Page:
The Louisiana Workforce Commission’s current five-year strategic plan makes the following bold statement: “We will make Louisiana the best place in the country to get a job or grow a business.”

That’s a lofty goal that should excite all of us as Louisianans.

To achieve it, we must work together to equip our citizens with the skills needed in today’s job market. To do that, we need to support funding for much-needed facilities at Louisiana’s community and technical colleges.

Studies have shown that, for most jobs in Louisiana, people don’t need a four-year degree — but do need more than a high school diploma. That means they need the specialized instruction and job training available at our two-year colleges.

Without relevant job skills and training, our citizens end up unemployed or underemployed, or they leave the state looking for gainful employment.

Louisiana’s community and technical colleges are working hard to prevent that from happening. The workforce needs of business and industry are our top priority. As a result, enrollment at our campuses has skyrocketed from 48,000 to 72,000 over the past five years.

What’s more, our graduates earn almost 9 percent more than their counterparts at four-year institutions, and remain employed at a higher rate 18 months after graduation.

Clearly, our community and technical colleges are providing the training our citizens want and need and the human capital business and industry requires.

However, our success brings with it a new set of challenges: We must be able to accommodate the steady stream of new students flooding our campuses, while simultaneously making available to them the most current technology and equipment required in the 21st century workplace.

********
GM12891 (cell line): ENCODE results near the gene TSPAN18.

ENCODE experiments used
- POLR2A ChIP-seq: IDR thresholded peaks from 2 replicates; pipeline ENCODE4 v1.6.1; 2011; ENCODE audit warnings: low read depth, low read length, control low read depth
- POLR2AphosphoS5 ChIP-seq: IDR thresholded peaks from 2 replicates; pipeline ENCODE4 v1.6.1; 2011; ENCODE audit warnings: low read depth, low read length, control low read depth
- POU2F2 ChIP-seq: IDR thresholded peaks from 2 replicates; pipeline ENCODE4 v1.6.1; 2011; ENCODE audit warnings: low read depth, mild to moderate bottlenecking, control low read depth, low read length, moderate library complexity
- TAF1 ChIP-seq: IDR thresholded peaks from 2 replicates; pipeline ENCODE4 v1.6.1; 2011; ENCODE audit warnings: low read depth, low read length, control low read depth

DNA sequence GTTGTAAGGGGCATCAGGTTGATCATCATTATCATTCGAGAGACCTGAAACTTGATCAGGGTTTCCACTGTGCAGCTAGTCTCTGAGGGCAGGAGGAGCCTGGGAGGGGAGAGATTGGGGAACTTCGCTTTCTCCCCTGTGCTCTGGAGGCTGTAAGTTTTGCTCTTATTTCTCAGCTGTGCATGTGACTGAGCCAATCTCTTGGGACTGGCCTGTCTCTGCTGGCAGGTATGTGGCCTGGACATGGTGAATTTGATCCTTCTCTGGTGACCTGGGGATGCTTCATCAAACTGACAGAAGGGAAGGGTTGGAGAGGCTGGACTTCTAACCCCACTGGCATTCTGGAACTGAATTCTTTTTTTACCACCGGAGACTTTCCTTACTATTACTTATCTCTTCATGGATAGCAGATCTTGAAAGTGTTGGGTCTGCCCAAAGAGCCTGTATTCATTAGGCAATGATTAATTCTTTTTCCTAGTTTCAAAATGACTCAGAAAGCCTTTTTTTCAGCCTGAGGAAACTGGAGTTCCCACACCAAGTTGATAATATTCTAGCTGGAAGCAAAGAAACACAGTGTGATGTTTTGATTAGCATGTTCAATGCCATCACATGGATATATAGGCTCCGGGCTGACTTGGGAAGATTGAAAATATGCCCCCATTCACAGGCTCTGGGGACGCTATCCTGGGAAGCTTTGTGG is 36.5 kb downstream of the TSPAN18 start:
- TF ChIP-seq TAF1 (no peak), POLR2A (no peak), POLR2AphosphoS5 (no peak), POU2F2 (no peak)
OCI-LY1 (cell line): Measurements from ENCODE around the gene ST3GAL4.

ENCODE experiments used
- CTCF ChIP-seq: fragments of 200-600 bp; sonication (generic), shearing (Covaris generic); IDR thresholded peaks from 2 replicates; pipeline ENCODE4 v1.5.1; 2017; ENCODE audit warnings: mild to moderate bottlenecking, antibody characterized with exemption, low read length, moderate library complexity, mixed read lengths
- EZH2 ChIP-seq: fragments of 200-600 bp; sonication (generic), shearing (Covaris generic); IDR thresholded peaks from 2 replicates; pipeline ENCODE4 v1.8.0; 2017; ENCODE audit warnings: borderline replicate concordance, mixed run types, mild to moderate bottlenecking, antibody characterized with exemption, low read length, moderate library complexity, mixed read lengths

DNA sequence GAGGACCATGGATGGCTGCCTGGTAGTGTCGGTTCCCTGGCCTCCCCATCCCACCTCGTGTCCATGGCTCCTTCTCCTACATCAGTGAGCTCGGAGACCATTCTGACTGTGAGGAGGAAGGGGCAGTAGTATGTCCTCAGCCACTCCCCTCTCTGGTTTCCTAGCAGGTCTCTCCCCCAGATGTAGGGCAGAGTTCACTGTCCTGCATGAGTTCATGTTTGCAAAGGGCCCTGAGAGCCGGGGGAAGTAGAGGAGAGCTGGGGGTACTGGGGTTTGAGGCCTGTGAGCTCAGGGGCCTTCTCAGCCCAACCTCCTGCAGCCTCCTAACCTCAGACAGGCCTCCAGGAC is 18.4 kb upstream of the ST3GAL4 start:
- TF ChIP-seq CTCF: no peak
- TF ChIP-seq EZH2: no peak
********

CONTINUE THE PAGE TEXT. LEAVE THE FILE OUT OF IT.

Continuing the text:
Many of the facilities at our 14 colleges are undersized or outdated. New and remodeled buildings are needed to handle our rapid growth and prepare our graduates for the demands of today’s job market.

Louisiana’s community colleges will be working with the state Legislature to provide more than $240 million for 24 construction projects needed at our campuses statewide. In today’s constantly changing business landscape, such capital improvements are imperative in order to provide training for tomorrow’s workforce. Our commitment is to continue to invest in, and improve, our facilities for career and technical programs to meet the growing demand for skilled labor.

Your support, and that of the state Legislature, for such funding will enable us to maintain the course — one of unprecedented enrollment growth and program development. It will also keep us on the path of meeting the Workforce Commission’s goal of making our state No. 1 in the nation in job and business opportunities.

Support for Louisiana’s community and technical colleges today will produce tangible, economically beneficial results for our state tomorrow.

Joe May, Ed.D., president

Louisiana Community and Technical College System

Baton Rouge